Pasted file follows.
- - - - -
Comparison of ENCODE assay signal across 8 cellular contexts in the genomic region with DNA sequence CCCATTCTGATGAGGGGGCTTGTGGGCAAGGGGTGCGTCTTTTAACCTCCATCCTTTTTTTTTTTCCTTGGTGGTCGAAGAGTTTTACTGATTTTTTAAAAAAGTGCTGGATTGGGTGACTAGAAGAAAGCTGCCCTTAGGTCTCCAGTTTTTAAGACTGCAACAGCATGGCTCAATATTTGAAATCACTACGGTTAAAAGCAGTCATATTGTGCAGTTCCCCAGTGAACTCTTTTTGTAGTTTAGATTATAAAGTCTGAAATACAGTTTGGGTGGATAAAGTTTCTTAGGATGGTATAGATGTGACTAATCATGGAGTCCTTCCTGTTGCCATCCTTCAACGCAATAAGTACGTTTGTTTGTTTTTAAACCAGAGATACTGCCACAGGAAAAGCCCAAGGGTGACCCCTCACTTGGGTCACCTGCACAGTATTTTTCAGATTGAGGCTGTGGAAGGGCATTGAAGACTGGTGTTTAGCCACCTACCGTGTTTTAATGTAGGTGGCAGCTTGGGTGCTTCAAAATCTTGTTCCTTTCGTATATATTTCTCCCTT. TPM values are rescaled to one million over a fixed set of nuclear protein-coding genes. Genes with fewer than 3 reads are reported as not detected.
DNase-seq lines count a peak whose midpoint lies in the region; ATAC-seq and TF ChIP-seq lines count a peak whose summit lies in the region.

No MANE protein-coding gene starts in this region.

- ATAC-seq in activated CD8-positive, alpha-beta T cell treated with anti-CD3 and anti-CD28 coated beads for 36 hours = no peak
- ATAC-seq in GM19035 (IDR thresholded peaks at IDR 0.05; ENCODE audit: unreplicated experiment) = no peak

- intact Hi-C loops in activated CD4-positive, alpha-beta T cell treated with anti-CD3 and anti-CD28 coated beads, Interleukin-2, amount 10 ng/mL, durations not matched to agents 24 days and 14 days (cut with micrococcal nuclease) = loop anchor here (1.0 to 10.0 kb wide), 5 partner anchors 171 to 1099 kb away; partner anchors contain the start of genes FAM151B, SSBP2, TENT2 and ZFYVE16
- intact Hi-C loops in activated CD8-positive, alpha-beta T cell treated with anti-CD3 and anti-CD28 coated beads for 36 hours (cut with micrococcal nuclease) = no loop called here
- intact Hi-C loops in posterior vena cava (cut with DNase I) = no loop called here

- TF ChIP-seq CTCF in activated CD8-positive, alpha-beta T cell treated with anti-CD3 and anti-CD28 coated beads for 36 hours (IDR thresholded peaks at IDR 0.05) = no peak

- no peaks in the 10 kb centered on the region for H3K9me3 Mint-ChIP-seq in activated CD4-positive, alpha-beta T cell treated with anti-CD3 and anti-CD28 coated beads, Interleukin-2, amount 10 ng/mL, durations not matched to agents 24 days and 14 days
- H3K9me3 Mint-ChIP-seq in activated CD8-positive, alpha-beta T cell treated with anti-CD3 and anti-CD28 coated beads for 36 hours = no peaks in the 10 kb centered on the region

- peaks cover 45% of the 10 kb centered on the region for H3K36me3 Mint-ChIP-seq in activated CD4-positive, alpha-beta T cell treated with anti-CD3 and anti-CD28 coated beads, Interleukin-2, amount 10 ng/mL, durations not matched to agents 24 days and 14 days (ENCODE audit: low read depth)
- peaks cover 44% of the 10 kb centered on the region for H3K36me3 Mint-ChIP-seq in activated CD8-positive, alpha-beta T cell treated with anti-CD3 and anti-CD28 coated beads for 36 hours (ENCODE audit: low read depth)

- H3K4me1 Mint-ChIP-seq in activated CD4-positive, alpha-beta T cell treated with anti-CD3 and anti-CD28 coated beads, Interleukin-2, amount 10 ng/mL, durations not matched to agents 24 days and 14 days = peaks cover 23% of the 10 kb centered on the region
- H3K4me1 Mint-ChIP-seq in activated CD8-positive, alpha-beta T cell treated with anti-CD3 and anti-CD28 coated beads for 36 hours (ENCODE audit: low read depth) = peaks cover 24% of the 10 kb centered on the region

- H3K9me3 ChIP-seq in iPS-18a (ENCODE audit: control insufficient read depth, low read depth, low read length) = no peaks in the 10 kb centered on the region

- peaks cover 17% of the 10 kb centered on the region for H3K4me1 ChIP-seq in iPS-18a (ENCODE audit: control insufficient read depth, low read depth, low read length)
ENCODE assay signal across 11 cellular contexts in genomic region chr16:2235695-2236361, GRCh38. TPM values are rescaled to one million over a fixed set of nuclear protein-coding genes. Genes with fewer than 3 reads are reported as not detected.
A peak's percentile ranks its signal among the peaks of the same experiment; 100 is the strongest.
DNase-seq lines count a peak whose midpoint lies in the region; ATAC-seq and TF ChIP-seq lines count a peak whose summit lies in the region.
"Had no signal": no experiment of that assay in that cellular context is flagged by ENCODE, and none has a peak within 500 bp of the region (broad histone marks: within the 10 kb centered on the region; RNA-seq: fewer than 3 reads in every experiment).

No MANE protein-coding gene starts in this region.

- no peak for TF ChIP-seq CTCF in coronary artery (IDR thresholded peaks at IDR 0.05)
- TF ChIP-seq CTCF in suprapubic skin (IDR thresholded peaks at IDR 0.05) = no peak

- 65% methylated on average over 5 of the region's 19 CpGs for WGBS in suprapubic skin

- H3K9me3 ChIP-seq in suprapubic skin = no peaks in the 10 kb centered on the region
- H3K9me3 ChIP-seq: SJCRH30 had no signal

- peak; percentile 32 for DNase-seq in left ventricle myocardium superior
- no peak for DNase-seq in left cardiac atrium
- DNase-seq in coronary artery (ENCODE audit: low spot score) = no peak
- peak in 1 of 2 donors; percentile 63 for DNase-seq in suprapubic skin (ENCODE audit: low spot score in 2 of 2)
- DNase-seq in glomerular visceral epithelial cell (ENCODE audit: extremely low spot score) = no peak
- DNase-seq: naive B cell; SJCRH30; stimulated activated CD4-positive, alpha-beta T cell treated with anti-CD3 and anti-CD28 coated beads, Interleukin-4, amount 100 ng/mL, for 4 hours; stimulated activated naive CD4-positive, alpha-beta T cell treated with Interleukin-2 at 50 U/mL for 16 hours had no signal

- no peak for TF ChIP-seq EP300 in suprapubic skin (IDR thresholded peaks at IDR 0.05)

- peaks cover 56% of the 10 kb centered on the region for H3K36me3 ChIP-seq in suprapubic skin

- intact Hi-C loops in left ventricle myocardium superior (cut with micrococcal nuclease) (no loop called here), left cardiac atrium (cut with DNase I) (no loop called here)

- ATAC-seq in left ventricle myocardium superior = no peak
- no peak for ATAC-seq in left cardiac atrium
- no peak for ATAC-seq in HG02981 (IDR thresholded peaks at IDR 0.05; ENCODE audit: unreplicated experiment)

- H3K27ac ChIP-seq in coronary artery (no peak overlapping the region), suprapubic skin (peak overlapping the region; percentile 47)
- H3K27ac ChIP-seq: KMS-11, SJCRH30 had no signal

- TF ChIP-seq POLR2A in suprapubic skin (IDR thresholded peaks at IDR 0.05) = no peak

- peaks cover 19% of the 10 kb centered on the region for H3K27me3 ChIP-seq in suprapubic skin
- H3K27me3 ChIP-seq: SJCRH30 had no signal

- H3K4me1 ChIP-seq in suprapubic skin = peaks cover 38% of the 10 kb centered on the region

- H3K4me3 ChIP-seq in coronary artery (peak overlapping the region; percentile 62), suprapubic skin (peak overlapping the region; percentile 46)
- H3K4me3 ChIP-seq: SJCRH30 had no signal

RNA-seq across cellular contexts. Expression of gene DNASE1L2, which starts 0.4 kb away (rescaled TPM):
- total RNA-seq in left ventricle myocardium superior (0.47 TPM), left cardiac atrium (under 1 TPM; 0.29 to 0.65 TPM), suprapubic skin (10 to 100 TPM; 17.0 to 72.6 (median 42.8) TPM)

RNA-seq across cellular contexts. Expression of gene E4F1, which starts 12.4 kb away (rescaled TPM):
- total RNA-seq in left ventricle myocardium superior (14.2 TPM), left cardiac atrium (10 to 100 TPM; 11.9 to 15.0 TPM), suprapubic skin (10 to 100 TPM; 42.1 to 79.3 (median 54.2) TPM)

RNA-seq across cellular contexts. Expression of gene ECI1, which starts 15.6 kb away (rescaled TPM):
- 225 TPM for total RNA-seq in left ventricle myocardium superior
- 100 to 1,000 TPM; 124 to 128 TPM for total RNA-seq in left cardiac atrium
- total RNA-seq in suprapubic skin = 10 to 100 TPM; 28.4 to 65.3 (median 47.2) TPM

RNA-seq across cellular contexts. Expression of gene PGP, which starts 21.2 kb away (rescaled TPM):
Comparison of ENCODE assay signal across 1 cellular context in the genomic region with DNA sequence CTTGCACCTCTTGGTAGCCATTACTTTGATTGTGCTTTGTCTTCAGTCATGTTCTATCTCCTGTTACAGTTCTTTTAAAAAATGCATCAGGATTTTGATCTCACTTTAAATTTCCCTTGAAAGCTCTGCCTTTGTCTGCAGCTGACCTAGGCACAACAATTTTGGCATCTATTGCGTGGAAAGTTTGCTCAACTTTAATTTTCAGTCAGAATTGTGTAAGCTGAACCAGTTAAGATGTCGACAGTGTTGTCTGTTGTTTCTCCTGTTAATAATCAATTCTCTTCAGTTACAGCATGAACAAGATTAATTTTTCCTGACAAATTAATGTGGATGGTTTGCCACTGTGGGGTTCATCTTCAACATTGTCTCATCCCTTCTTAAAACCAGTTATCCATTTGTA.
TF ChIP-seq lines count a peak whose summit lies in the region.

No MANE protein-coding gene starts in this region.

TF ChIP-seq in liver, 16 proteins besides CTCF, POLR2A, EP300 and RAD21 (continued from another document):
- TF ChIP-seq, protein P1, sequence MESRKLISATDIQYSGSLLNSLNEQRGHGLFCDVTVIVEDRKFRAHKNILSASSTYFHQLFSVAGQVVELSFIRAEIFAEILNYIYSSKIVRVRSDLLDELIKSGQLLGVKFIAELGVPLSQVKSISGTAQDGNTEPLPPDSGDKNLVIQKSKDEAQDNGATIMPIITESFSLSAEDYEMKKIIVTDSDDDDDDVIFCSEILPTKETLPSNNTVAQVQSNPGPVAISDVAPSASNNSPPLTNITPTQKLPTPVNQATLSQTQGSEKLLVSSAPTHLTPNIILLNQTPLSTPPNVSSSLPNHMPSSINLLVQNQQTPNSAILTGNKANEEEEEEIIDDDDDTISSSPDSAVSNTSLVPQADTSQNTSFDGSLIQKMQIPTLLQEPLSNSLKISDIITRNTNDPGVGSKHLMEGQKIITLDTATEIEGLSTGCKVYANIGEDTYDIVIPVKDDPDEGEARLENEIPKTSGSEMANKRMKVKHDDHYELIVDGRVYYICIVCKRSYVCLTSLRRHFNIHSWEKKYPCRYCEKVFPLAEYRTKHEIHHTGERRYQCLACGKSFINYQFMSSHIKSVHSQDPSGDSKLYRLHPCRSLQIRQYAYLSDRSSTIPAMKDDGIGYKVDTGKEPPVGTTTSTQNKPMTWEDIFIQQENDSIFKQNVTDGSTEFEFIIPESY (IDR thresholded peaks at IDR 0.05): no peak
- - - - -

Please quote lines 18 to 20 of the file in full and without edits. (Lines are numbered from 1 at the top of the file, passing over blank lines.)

ENCODE assay signal across 11 cellular contexts in genomic region chr16:2235695-2236361, GRCh38. TPM values are rescaled to one million over a fixed set of nuclear protein-coding genes. Genes with fewer than 3 reads are reported as not detected.
A peak's percentile ranks its signal among the peaks of the same experiment; 100 is the strongest.
DNase-seq lines count a peak whose midpoint lies in the region; ATAC-seq and TF ChIP-seq lines count a peak whose summit lies in the region.